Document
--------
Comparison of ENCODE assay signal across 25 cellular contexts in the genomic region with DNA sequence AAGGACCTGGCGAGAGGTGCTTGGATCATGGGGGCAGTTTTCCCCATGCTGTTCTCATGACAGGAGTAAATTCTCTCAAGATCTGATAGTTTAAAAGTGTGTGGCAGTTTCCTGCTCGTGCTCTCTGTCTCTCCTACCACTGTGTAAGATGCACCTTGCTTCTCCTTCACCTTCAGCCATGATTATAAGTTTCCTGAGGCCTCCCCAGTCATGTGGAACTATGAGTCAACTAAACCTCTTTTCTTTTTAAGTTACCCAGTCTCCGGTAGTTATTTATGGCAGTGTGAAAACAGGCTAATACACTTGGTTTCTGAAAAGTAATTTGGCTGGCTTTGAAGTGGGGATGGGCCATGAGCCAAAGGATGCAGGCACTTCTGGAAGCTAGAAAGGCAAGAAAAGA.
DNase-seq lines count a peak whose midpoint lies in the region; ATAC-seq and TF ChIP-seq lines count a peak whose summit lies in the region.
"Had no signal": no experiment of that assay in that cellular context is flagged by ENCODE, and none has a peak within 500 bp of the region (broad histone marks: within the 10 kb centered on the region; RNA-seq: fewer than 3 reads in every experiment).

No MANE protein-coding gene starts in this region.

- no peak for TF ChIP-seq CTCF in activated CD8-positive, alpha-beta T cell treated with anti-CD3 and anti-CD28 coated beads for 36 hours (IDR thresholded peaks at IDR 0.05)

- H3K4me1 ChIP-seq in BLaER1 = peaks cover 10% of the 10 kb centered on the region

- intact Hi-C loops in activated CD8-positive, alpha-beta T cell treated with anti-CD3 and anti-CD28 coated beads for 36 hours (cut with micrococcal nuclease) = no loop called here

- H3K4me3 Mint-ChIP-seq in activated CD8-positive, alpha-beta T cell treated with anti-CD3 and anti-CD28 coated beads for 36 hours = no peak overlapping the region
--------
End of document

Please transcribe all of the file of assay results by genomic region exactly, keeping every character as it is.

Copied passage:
Comparison of ENCODE assay signal across 25 cellular contexts in the genomic region with DNA sequence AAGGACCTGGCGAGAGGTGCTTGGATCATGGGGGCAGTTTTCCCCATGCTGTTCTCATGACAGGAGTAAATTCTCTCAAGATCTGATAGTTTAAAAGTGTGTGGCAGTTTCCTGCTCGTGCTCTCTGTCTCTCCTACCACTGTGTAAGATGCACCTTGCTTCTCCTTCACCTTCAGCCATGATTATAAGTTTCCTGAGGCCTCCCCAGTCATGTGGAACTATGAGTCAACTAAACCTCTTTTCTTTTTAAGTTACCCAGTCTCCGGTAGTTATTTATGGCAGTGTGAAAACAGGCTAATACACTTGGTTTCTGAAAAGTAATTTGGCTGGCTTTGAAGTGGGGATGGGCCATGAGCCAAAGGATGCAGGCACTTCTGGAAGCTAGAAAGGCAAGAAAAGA.
DNase-seq lines count a peak whose midpoint lies in the region; ATAC-seq and TF ChIP-seq lines count a peak whose summit lies in the region.
"Had no signal": no experiment of that assay in that cellular context is flagged by ENCODE, and none has a peak within 500 bp of the region (broad histone marks: within the 10 kb centered on the region; RNA-seq: fewer than 3 reads in every experiment).

No MANE protein-coding gene starts in this region.

- no peak for TF ChIP-seq CTCF in activated CD8-positive, alpha-beta T cell treated with anti-CD3 and anti-CD28 coated beads for 36 hours (IDR thresholded peaks at IDR 0.05)

- H3K4me1 ChIP-seq in BLaER1 = peaks cover 10% of the 10 kb centered on the region

- intact Hi-C loops in activated CD8-positive, alpha-beta T cell treated with anti-CD3 and anti-CD28 coated beads for 36 hours (cut with micrococcal nuclease) = no loop called here

- H3K4me3 Mint-ChIP-seq in activated CD8-positive, alpha-beta T cell treated with anti-CD3 and anti-CD28 coated beads for 36 hours = no peak overlapping the region